COLUMN: Whalley still needs work

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Surrey Coun. Barinder Rasode’s concern about the level of services available to Janice Shore, who recently died after being found badly beaten on Dec. 2 at 106 Avenue and 135A Street, illustrates the need to pay closer attention to social issues.

While the City of Surrey has certainly improved in its overall attitude and approach towards homelessness and social issues that are particularly prominent in Whalley, and to a lesser degree Newton, much work remains to be done. Some parts of Whalley continue to be high-crime areas, and while there are many vulnerable people living in the area, the level of protection and services they receive is sometimes lacking.

The provincial government and Fraser Health Authority play a key role in the services that are made available, and while there have been some improvements, much more could be done.

There have been far too many murders and serious assaults in the area over the years. While an attempt by Surrey to force landlords to either tear down homes or fix them up helped deal with some of the social problems in the area, many continue unabated.

Drug dealers are active in the area. There is significant homelessness. People with mental health issues, such as Shore, live in the area and need ongoing help.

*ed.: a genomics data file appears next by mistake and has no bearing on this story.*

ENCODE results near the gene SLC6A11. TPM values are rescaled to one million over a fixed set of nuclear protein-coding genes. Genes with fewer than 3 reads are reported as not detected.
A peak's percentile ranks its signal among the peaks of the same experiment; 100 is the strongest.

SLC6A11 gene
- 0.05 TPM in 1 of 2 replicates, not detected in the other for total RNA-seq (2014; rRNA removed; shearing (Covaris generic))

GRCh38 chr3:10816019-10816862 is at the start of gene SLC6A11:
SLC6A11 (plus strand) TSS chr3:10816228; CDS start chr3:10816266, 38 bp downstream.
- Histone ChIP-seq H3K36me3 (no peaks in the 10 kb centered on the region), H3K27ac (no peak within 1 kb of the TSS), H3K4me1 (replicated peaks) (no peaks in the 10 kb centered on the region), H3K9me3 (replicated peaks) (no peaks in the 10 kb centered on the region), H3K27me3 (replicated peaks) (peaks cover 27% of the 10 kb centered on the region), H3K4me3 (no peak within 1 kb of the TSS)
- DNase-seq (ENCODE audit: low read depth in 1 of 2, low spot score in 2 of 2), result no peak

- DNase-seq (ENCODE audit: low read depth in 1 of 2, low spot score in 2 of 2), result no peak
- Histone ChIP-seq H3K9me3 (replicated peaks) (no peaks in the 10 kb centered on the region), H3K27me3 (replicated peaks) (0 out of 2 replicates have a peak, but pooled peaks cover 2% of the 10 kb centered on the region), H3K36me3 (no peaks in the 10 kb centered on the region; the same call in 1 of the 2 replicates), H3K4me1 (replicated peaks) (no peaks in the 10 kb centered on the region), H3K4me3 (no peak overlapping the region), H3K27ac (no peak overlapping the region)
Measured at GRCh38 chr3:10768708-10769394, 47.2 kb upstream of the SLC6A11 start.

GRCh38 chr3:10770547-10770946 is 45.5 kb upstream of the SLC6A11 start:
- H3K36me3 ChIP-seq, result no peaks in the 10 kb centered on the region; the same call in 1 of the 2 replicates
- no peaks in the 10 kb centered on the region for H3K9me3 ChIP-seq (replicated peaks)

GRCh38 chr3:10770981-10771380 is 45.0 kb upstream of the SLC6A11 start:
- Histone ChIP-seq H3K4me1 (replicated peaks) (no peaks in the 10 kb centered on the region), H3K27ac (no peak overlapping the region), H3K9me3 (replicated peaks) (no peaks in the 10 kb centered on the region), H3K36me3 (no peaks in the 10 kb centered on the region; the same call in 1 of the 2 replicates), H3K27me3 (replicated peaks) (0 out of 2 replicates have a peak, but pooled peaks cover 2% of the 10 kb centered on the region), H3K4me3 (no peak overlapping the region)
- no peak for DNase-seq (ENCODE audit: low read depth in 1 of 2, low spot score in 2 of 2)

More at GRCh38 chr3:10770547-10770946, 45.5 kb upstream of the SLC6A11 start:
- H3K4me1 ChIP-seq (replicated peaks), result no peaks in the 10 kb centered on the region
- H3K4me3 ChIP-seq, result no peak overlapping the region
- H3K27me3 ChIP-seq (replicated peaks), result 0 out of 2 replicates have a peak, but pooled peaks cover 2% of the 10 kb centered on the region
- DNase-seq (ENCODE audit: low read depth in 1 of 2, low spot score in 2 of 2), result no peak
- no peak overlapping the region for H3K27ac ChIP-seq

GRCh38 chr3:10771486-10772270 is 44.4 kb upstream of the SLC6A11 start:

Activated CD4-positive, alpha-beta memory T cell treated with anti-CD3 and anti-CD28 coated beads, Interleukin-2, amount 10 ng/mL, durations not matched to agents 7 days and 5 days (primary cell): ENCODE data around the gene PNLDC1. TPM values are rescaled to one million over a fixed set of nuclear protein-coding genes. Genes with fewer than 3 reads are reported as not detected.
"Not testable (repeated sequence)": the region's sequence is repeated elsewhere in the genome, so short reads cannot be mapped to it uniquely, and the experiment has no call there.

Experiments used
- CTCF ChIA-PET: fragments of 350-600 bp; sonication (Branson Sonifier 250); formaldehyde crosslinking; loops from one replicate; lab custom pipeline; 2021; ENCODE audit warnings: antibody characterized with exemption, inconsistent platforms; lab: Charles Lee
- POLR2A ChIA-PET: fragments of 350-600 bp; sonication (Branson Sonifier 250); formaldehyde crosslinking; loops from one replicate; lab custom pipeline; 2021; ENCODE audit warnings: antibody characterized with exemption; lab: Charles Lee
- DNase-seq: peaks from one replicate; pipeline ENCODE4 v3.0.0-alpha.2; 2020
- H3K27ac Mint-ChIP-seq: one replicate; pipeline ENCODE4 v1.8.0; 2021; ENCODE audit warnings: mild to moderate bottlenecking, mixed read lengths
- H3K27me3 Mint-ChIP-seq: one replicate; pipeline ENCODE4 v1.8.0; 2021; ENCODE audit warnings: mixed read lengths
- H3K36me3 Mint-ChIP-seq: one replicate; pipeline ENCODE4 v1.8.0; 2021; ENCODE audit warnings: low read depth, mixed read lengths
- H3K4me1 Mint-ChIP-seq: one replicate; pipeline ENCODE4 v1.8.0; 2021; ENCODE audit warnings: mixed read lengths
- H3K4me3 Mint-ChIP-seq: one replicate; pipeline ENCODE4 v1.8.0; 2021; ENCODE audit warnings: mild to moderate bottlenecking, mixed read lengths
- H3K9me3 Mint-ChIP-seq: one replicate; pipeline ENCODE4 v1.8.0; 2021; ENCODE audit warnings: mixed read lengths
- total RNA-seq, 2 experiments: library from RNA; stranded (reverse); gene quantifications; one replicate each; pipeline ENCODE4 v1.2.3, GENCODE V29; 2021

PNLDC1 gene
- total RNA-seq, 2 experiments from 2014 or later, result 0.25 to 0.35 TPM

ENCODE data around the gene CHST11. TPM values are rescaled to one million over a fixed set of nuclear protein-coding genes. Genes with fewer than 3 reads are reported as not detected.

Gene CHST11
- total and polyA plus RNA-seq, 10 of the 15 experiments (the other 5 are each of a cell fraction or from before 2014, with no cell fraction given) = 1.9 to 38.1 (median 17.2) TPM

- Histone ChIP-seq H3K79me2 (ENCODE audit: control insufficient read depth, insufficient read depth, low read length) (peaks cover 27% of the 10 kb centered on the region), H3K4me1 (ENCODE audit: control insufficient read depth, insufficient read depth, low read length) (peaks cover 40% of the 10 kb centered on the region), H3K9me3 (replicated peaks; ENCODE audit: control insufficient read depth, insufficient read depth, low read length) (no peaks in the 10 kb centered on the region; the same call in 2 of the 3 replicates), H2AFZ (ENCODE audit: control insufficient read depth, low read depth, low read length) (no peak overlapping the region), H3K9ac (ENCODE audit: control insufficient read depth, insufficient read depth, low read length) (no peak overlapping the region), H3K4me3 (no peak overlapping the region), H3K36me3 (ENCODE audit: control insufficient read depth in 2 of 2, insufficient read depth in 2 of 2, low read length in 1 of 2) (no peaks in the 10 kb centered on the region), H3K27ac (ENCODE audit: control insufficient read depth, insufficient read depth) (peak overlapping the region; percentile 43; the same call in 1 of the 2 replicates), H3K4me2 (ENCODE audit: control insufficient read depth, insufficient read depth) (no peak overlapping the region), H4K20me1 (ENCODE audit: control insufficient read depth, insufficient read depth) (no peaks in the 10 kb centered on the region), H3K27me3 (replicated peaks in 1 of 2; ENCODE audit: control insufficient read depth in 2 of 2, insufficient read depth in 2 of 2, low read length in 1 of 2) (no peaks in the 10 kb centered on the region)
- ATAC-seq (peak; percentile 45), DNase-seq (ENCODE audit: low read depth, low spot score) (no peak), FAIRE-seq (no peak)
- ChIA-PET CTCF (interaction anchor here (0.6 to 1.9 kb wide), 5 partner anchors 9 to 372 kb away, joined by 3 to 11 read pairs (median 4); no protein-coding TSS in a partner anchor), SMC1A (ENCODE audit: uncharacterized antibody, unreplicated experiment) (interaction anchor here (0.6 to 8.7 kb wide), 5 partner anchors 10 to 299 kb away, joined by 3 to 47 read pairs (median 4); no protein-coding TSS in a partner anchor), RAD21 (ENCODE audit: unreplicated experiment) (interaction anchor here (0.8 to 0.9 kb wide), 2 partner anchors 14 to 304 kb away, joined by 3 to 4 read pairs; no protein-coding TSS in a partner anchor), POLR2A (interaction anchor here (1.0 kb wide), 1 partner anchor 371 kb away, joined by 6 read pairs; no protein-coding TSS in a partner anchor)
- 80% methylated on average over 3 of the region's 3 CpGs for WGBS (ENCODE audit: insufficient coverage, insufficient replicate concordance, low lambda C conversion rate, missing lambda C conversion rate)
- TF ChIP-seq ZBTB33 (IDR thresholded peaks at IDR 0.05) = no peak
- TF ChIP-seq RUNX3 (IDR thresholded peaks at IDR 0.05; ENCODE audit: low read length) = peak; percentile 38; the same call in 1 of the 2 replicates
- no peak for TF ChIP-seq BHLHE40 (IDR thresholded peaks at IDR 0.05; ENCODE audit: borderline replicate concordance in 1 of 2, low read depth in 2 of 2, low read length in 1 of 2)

The area north of 104 Avenue, both east and west of King George Boulevard, is an area of specific concern. There are a number of social service providers in that neighbourhood, and they do good work, but many people continue to fall through the cracks.

The presence of SkyTrain in the area isn’t always a benefit. It makes it easy for some less-desirable people to come to Surrey from other parts of the Lower Mainland, and if they are determined to commit a crime, they can also disappear quickly. Transit Police have helped to slow this “Crimetrain” modus operandi somewhat, but they can’t catch everyone.

Surrey council wants the Whalley area to become Surrey City Centre, and is taking steps toward being a major presence in the area. A new Whalley Library has been built, and a new city hall is under construction. Simon Fraser University and its large number of students has brought a new vibrancy to the area, and the presence of many highrises and other newer housing developments has added to both the density and long-term viability of the area.

At the same time, the area is home to some of the most marginalized people in Surrey. No one wants to see a portion of Whalley become like the Downtown Eastside, with all its associated problems, but to prevent that council and the community must be proactive.

Rasode said, “It is important to make sure that there are some measurable outcomes on the type of services that are made available by taxpayers dollars.”

She is correct. Taxpayers aren’t opposed to paying for social services, but they want to be sure they are working properly.

Rasode will be meeting with Coun. Judy Villeneuve, chair of the city’s task force on housing and homelessness, Aileen Murphy, Surrey’s social planner and others in the coming weeks to examine what was available to Shore before she was killed. It behooves all Surrey residents to pay closer attention to this issue.

Frank Bucholtz is the editor of The Langley Times. He writes weekly for The Leader.


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